“We’re asking people to save energy so the systems keep running,” Austin Mayor Steve Adler said Wednesday. “We’re asking everyone to do this so we can get through this together.”
Heat makes air conditioners work. The Electric Reliability Council of Texas, which operates about 90% of the Texas electric grid, set a single-day record for electricity demand on Tuesday, and another record was expected on Wednesday, a spokesperson said. ‘ERCOT.
In Oklahoma, where temperatures exceeded 100 degrees Across much of the state on Tuesday, extreme heat and drought led to wildfires and rural water supply system outages, Department of Health spokesperson Keli Cain told CNN. Oklahoma Homeland Security and Emergency Management.
The heat is helping to cause water main breaks in some Oklahoma communities, forcing those communities to advise residents to boil their water. Because Oklahoma’s predominant soil type is clay, extreme temperatures constrict the soil, causing soil to shift and rupture pipes, according to the Department of Environmental Quality’s Water Division. of State.
In Arkansas, the town of Mountain Home reached 107 degrees Wednesday afternoon, according to the National Weather Service. “This would break the old record of 102 degrees for this date set in 2012. Official record reports aren’t sent out until midnight, but it certainly looks like a new record,” the service wrote Wednesday night.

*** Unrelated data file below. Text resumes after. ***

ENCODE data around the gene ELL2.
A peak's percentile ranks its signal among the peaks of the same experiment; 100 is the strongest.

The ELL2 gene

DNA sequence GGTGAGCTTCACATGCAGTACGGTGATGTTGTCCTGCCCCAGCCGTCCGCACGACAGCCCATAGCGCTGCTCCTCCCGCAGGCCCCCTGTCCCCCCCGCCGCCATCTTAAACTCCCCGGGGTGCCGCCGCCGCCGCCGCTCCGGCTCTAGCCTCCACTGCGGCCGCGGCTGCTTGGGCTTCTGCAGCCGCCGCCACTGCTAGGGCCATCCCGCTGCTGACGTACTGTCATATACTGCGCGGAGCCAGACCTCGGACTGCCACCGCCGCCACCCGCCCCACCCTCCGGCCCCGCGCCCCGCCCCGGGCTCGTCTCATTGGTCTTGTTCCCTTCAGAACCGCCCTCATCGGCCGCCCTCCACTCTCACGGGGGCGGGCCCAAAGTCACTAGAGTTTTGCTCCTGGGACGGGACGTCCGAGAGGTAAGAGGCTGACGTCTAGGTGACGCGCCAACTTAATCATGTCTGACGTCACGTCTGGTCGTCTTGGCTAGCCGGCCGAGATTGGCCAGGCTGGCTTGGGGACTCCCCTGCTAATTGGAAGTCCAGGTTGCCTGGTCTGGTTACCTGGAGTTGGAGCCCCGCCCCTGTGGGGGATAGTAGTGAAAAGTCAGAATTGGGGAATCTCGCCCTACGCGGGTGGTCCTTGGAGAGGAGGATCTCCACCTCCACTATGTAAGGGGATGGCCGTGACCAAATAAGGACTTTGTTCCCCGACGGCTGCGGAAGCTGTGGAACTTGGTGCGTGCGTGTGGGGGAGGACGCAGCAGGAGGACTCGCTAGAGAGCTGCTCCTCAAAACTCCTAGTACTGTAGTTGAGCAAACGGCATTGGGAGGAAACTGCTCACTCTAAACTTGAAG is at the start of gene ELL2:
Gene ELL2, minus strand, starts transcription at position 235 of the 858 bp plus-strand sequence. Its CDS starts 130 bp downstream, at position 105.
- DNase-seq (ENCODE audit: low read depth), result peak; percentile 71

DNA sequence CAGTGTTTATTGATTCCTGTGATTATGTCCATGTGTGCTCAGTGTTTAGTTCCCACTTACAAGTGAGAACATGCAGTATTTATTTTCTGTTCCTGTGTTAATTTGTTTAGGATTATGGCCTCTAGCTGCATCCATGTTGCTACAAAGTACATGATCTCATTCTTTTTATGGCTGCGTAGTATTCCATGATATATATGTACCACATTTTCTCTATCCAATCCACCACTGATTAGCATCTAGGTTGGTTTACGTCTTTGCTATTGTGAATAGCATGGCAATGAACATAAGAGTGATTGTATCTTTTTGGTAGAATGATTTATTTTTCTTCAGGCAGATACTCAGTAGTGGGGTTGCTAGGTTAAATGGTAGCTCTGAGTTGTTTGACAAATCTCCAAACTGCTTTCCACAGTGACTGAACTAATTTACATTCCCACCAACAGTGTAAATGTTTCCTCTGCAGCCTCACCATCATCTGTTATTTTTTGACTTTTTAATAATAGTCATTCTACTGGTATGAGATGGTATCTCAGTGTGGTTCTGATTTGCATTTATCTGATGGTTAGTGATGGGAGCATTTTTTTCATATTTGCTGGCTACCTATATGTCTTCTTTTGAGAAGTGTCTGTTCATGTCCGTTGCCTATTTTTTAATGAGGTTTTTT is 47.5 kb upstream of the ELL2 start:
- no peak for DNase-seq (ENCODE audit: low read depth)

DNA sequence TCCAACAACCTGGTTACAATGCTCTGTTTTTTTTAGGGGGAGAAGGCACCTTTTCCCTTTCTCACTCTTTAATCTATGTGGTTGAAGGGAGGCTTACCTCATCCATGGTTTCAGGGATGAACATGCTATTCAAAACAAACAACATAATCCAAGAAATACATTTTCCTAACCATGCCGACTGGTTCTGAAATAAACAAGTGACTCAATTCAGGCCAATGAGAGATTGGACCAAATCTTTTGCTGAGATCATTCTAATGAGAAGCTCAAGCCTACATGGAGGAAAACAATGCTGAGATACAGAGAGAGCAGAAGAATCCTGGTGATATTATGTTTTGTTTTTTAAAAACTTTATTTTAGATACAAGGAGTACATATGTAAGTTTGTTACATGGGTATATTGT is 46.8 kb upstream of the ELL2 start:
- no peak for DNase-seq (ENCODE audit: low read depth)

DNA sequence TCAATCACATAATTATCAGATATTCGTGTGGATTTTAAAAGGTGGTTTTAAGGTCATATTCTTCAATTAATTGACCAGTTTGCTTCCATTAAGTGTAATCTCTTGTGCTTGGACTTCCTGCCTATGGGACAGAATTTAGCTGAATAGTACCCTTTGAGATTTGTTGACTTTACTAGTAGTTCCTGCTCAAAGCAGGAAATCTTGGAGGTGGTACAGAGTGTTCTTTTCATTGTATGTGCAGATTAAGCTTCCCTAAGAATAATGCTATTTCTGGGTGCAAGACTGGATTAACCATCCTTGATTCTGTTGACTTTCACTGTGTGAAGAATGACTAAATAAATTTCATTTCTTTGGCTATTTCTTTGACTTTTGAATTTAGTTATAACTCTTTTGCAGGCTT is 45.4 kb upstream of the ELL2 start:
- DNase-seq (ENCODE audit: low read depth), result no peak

As longer periods of excessive heat have become more common, some local governments have hired heat officers to help navigate the response.
Jane Gilbert, Miami-Dade County’s heat director, told CNN’s Don Lemon on Tuesday that Miami now has nearly double the number of days with a heat index — what it looks like. feels like – more than 90 degrees than in the 1970s.
“And we’re getting many, many more days with the heat index, the most extreme levels of 103, 105,” Gilbert said. “It’s not just about people’s health, it’s also about their wallets. Our outside workers can’t work that long, they waste working time. People can’t afford this alternating current, electricity cost is higher. It is both a health crisis and an economic crisis.
“Older people, young children, people with certain health conditions may be more vulnerable to heat. It’s really important to monitor these people and make sure they have the ability to take care of themselves,” Gilbert said.
David Hondula, director of the Office of Heat Response and Mitigation for Phoenix, echoed that sentiment saying, “Heat can affect anyone, we are all at risk.
Heat is one of the leading causes of weather-related deaths in the United States, according to Kimberly McMahon, program manager for the National Weather Service’s public weather services.
“Heat affects everyone by limiting the body’s ability to cool itself,” McMahon said. And high humidity only further limits this ability.
“Sweating removes 22% of excess body heat by redirecting heat to sweat evaporation,” said CNN meteorologist Robert Shackelford. “High humidity means there is more moisture in the air. Since there is so much more moisture in the air, sweat evaporates more slowly, slowing down your body’s natural ability to cool itself. This is why heat indices from a day with high humidity can feel significantly warmer than the actual air temperature.
Too much heat and humidity can lead to heat-related illnesses including heat cramps, rash, heat exhaustion “and – worst of all – heat stroke which can lead to death”, McMahon said.